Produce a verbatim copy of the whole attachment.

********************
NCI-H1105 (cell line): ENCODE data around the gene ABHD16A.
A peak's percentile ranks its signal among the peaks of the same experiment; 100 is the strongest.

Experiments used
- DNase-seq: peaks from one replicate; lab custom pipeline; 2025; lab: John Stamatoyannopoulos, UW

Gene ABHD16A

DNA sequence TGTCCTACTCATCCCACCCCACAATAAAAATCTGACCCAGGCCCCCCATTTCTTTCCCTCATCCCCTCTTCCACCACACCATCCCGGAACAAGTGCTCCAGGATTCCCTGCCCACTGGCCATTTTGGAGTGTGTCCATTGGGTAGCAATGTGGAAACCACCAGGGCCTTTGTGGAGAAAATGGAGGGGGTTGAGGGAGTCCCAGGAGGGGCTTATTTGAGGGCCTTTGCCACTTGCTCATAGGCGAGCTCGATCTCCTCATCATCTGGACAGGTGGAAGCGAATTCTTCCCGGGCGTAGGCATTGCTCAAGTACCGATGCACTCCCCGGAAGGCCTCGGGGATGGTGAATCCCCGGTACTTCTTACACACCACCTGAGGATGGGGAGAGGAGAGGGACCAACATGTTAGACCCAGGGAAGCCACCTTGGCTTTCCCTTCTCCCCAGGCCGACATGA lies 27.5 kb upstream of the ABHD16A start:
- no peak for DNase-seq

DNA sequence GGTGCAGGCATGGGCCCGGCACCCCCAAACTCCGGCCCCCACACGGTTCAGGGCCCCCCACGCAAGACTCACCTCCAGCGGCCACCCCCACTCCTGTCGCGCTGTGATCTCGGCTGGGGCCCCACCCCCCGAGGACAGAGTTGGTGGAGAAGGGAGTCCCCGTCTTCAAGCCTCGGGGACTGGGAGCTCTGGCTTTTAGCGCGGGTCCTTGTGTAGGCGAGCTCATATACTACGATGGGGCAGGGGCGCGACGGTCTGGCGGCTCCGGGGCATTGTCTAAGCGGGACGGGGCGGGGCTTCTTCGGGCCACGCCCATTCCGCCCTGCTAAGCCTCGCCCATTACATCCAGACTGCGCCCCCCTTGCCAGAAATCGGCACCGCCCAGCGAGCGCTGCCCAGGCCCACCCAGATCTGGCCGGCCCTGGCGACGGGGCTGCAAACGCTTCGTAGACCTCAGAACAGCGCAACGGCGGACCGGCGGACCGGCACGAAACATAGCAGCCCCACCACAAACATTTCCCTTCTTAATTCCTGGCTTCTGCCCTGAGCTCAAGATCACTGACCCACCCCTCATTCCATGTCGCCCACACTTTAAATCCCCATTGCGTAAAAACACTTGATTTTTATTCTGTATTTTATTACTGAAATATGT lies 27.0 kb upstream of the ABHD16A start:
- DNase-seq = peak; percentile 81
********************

NCI-H1105 (cell line): ENCODE data around the gene ABHD16A.
A peak's percentile ranks its signal among the peaks of the same experiment; 100 is the strongest.

Experiments used
- DNase-seq: peaks from one replicate; lab custom pipeline; 2025; lab: John Stamatoyannopoulos, UW

Gene ABHD16A

DNA sequence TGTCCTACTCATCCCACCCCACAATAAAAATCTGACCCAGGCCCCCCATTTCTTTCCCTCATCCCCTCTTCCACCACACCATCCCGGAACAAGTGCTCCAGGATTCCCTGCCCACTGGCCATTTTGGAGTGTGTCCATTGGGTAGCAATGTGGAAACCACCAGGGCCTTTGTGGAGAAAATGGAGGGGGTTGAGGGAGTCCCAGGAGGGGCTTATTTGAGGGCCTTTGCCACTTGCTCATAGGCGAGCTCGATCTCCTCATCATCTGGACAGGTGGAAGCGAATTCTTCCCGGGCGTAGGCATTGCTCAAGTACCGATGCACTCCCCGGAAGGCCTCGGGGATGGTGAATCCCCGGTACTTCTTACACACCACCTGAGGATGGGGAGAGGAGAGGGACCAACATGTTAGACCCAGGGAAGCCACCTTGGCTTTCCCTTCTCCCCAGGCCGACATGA lies 27.5 kb upstream of the ABHD16A start:
- no peak for DNase-seq

DNA sequence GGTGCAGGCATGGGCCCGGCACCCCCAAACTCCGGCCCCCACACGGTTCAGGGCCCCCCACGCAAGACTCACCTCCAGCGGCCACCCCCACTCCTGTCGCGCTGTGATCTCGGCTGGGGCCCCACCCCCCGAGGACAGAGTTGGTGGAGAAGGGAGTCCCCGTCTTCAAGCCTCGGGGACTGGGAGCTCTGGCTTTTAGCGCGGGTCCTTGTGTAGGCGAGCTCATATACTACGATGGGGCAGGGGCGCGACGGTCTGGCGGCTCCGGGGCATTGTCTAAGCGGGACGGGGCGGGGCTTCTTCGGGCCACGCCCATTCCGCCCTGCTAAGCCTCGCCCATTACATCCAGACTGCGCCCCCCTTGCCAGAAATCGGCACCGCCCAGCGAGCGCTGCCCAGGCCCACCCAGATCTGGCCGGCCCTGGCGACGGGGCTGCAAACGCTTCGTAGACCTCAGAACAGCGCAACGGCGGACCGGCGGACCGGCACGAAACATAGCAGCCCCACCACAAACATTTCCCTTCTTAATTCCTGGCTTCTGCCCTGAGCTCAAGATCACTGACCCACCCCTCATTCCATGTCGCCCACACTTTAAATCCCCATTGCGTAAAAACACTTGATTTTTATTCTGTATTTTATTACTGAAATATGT lies 27.0 kb upstream of the ABHD16A start:
- DNase-seq = peak; percentile 81